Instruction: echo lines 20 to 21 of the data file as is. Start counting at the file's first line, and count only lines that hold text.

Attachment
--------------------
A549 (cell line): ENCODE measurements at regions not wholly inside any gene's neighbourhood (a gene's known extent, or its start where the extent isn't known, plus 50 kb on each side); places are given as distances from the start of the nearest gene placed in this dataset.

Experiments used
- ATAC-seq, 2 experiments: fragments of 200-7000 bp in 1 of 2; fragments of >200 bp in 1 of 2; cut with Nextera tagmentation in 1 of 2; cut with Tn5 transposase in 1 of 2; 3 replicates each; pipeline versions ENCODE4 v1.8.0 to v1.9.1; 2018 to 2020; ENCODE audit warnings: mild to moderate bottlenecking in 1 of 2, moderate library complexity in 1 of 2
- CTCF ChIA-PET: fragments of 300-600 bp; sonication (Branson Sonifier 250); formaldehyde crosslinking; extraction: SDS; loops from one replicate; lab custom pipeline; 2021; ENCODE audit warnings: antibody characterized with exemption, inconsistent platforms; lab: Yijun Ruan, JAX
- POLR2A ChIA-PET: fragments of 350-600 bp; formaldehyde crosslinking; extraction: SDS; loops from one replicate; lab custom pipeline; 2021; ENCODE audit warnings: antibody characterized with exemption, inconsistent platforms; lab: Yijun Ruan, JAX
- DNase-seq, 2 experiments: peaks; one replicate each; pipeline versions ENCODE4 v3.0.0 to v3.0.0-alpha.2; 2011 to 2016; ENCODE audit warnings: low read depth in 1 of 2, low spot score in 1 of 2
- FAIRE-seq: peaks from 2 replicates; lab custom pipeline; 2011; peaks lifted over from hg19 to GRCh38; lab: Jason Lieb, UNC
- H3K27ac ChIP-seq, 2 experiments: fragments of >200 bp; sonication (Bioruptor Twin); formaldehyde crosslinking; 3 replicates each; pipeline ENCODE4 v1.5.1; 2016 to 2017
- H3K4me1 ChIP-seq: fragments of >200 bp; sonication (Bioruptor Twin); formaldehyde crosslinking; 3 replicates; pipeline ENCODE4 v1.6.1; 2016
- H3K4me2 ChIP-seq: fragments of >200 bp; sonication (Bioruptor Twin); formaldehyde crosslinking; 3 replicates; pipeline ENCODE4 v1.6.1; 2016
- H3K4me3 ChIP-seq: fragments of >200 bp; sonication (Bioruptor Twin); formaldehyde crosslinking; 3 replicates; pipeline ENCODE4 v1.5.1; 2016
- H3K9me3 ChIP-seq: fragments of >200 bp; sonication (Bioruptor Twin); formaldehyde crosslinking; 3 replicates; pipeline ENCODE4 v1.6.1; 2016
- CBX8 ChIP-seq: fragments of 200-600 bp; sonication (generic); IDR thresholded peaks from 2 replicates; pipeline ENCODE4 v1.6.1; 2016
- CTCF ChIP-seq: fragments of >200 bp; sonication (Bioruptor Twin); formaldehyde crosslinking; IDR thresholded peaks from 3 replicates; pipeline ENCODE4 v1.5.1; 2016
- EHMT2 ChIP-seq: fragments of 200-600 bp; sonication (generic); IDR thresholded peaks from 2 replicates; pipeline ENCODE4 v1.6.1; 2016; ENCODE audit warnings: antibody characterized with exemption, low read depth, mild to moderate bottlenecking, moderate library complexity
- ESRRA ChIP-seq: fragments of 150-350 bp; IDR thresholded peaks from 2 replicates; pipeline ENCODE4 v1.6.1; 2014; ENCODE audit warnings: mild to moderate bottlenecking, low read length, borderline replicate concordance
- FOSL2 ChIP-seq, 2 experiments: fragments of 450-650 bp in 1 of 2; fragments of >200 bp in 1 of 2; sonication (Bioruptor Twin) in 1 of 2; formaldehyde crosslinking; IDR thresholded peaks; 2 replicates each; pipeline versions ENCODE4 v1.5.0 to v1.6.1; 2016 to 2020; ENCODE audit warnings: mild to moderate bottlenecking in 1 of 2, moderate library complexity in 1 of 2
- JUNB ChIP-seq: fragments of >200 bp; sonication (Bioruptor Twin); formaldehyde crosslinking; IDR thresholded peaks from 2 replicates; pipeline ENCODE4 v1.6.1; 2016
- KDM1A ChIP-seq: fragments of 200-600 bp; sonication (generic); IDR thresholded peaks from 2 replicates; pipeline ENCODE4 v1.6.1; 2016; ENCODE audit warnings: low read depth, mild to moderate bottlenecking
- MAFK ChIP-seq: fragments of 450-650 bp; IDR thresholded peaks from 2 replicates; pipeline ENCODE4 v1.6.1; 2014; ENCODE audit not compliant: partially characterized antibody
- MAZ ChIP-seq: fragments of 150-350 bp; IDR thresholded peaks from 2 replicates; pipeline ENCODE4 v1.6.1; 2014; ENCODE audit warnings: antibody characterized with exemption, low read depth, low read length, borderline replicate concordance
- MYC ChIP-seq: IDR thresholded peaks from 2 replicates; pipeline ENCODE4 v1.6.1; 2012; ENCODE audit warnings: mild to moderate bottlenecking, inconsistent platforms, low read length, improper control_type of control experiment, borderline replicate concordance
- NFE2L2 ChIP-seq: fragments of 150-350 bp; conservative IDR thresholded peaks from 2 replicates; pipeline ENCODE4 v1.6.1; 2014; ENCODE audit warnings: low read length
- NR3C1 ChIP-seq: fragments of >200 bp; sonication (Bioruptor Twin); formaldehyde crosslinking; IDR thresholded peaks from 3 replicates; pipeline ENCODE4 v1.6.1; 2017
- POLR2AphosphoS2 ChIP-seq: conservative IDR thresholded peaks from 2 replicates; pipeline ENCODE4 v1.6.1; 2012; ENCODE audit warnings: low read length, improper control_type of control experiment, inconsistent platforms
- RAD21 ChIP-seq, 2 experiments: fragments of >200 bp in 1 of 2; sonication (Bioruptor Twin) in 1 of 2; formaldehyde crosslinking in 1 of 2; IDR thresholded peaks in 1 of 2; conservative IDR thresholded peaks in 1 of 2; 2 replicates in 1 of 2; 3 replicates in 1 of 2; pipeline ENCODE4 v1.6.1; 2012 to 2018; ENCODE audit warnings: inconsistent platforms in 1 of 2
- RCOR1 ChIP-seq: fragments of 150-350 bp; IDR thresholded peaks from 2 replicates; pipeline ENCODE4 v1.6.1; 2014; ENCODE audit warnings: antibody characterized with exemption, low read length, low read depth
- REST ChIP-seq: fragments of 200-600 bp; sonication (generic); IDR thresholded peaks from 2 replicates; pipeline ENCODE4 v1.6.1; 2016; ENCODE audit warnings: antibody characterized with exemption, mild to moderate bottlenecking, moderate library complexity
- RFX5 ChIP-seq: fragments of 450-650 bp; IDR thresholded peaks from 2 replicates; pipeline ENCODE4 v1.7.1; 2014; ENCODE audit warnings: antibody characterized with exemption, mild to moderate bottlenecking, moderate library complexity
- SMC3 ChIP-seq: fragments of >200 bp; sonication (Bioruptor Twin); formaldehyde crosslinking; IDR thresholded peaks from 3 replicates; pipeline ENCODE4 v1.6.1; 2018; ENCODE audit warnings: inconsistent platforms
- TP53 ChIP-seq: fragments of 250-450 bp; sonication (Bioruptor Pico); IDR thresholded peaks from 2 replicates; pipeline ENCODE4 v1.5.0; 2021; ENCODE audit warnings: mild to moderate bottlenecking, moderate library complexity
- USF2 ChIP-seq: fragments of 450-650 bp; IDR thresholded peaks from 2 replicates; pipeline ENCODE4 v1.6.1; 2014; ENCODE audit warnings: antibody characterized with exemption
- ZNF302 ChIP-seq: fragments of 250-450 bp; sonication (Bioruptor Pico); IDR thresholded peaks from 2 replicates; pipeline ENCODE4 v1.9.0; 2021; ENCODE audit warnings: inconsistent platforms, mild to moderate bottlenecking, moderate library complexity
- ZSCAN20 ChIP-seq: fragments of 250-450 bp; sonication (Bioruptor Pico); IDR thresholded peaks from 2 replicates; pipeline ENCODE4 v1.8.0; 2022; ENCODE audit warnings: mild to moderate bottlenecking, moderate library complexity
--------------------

- MAFK ChIP-seq: fragments of 450-650 bp; IDR thresholded peaks from 2 replicates; pipeline ENCODE4 v1.6.1; 2014; ENCODE audit not compliant: partially characterized antibody
- MAZ ChIP-seq: fragments of 150-350 bp; IDR thresholded peaks from 2 replicates; pipeline ENCODE4 v1.6.1; 2014; ENCODE audit warnings: antibody characterized with exemption, low read depth, low read length, borderline replicate concordance